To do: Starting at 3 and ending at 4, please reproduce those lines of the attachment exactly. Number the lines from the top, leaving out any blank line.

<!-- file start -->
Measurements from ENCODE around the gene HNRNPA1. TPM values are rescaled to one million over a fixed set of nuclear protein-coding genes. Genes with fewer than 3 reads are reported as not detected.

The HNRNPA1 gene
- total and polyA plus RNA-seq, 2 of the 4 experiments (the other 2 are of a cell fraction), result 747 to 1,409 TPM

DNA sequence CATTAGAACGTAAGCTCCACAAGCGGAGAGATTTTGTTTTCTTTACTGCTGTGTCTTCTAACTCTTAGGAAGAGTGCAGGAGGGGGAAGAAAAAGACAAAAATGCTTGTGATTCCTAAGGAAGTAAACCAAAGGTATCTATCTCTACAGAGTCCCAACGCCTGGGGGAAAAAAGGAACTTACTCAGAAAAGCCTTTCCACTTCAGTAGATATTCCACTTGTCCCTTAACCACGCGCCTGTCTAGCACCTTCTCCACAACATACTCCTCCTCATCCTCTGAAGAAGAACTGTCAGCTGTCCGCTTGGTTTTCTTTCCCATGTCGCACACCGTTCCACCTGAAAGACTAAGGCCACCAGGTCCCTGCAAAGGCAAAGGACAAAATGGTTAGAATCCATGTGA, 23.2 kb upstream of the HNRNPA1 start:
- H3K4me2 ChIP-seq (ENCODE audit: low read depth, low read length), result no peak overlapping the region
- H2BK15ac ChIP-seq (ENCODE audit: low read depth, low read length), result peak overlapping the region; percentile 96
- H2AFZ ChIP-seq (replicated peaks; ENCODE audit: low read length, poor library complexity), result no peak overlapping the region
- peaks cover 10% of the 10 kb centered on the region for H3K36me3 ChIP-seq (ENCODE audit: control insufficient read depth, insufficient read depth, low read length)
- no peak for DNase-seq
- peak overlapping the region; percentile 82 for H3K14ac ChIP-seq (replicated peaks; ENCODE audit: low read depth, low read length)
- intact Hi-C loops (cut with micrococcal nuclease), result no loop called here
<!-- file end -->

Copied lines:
- total and polyA plus RNA-seq, 2 of the 4 experiments (the other 2 are of a cell fraction), result 747 to 1,409 TPM

DNA sequence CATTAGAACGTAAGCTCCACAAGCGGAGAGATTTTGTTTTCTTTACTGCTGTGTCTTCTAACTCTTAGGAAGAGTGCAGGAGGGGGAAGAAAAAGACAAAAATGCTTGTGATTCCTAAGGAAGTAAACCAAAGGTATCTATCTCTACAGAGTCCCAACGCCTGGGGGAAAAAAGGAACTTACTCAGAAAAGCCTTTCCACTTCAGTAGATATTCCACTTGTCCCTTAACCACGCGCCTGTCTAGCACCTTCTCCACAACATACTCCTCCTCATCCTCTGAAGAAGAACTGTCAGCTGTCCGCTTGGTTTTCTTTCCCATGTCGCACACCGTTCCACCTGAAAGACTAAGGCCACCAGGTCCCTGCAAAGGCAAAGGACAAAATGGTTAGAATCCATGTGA, 23.2 kb upstream of the HNRNPA1 start: